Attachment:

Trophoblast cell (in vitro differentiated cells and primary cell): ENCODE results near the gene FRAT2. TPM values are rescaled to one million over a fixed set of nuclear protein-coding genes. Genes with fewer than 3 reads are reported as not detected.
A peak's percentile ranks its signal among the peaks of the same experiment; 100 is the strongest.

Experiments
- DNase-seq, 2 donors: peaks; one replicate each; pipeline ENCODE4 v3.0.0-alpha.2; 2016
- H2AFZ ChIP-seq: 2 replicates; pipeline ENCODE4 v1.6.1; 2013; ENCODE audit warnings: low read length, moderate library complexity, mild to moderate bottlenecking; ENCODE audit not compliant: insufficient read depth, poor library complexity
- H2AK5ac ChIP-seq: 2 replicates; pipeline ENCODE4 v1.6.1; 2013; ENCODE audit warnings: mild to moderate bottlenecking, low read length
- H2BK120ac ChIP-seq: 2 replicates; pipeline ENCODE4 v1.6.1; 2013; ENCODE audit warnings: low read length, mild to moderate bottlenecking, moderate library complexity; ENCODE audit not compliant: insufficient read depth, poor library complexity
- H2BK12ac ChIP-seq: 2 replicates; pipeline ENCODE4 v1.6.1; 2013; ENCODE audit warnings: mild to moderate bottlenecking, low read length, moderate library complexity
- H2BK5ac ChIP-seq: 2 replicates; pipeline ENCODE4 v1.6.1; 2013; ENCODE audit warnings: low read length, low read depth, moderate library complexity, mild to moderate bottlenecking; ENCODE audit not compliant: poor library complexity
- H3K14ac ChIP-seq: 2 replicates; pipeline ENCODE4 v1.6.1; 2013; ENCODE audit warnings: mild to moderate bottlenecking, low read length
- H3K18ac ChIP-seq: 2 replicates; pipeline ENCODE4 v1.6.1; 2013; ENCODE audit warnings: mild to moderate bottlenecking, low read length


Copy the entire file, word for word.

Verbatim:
Trophoblast cell (in vitro differentiated cells and primary cell): ENCODE results near the gene FRAT2. TPM values are rescaled to one million over a fixed set of nuclear protein-coding genes. Genes with fewer than 3 reads are reported as not detected.
A peak's percentile ranks its signal among the peaks of the same experiment; 100 is the strongest.

Experiments
- DNase-seq, 2 donors: peaks; one replicate each; pipeline ENCODE4 v3.0.0-alpha.2; 2016
- H2AFZ ChIP-seq: 2 replicates; pipeline ENCODE4 v1.6.1; 2013; ENCODE audit warnings: low read length, moderate library complexity, mild to moderate bottlenecking; ENCODE audit not compliant: insufficient read depth, poor library complexity
- H2AK5ac ChIP-seq: 2 replicates; pipeline ENCODE4 v1.6.1; 2013; ENCODE audit warnings: mild to moderate bottlenecking, low read length
- H2BK120ac ChIP-seq: 2 replicates; pipeline ENCODE4 v1.6.1; 2013; ENCODE audit warnings: low read length, mild to moderate bottlenecking, moderate library complexity; ENCODE audit not compliant: insufficient read depth, poor library complexity
- H2BK12ac ChIP-seq: 2 replicates; pipeline ENCODE4 v1.6.1; 2013; ENCODE audit warnings: mild to moderate bottlenecking, low read length, moderate library complexity
- H2BK5ac ChIP-seq: 2 replicates; pipeline ENCODE4 v1.6.1; 2013; ENCODE audit warnings: low read length, low read depth, moderate library complexity, mild to moderate bottlenecking; ENCODE audit not compliant: poor library complexity
- H3K14ac ChIP-seq: 2 replicates; pipeline ENCODE4 v1.6.1; 2013; ENCODE audit warnings: mild to moderate bottlenecking, low read length
- H3K18ac ChIP-seq: 2 replicates; pipeline ENCODE4 v1.6.1; 2013; ENCODE audit warnings: mild to moderate bottlenecking, low read length